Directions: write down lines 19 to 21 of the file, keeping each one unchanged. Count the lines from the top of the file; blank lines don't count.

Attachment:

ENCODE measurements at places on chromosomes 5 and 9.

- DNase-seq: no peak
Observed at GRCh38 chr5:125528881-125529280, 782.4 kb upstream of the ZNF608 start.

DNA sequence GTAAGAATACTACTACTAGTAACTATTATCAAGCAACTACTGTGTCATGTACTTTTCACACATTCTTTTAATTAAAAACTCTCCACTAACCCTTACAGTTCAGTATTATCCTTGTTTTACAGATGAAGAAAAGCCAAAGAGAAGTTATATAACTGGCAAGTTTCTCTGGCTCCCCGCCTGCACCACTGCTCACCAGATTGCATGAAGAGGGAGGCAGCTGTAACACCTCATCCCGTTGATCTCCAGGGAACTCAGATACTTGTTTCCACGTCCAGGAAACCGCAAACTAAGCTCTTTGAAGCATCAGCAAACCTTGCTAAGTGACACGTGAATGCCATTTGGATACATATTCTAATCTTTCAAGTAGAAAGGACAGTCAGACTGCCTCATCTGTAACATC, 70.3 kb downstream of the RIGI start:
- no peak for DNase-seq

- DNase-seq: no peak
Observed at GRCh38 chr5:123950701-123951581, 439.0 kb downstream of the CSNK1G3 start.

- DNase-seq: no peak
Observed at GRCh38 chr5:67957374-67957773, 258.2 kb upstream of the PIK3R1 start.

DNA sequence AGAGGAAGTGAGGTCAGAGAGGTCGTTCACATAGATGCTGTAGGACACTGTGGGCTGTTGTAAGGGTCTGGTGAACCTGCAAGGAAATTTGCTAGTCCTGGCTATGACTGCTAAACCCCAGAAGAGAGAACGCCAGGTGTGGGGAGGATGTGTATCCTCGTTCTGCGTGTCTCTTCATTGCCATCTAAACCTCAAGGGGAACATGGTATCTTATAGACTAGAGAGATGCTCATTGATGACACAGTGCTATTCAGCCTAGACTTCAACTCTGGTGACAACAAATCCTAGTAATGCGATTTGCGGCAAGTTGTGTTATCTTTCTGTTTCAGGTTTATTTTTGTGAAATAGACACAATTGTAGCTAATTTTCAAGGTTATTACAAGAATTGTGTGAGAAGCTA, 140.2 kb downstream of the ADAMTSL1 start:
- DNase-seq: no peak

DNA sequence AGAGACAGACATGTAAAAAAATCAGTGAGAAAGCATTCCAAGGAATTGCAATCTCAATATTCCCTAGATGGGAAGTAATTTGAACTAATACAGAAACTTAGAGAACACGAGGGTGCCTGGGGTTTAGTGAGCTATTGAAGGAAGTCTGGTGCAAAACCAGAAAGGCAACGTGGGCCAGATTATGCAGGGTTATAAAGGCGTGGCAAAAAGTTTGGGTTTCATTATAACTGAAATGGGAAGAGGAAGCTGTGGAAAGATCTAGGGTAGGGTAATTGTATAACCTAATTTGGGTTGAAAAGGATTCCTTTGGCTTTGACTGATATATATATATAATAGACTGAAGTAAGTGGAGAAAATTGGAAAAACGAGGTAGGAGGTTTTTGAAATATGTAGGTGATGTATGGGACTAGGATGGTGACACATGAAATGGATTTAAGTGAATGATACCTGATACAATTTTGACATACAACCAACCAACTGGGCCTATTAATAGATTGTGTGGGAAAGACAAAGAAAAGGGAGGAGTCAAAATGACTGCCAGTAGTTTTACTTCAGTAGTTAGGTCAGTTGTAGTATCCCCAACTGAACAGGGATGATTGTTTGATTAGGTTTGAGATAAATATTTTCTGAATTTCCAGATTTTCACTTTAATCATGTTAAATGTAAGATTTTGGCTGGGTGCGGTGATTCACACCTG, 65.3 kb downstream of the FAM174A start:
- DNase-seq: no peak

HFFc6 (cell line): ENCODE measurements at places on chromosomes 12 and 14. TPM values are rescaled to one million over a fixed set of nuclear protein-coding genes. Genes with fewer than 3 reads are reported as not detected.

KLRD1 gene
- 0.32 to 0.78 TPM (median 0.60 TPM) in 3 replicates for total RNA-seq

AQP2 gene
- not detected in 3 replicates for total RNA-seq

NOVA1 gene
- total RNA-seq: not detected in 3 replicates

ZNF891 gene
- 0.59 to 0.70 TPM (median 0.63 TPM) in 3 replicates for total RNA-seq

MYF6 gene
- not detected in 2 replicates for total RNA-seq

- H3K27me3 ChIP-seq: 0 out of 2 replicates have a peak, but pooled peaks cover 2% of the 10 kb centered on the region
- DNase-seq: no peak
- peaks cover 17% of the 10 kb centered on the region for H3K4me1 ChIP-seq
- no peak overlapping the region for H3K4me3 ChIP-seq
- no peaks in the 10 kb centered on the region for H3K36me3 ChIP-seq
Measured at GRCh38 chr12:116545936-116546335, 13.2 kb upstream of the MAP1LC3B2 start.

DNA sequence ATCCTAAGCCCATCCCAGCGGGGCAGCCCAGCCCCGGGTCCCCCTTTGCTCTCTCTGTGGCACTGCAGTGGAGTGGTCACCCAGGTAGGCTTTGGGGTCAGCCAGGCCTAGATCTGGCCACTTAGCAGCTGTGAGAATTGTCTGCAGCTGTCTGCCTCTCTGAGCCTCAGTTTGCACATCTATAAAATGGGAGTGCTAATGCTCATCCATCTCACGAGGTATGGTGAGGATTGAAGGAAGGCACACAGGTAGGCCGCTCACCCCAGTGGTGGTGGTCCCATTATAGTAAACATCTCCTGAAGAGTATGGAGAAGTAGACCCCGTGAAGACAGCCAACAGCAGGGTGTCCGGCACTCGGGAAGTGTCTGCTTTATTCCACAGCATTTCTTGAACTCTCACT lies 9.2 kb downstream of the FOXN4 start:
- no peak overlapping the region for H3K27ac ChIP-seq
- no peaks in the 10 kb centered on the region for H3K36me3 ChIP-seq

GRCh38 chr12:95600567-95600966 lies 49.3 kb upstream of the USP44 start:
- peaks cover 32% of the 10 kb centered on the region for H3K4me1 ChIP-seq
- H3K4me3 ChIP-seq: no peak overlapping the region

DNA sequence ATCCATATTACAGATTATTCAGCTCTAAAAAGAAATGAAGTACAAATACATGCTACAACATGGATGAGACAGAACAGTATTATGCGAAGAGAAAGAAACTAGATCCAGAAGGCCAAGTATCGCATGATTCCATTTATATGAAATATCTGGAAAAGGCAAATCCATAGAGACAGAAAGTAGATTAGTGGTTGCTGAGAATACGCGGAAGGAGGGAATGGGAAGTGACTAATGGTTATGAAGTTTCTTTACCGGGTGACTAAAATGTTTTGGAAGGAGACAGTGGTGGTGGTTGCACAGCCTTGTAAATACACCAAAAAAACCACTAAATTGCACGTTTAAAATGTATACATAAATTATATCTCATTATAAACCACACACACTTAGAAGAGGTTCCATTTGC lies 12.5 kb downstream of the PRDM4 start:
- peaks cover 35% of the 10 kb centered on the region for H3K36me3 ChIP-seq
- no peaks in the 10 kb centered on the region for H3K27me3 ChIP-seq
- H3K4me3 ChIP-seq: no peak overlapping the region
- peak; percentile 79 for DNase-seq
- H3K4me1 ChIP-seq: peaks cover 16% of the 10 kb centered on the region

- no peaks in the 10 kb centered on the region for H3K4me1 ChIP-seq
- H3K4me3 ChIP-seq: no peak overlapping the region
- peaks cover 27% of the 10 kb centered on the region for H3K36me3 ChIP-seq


NOVA1 gene
- total RNA-seq: not detected in 3 replicates

ZNF891 gene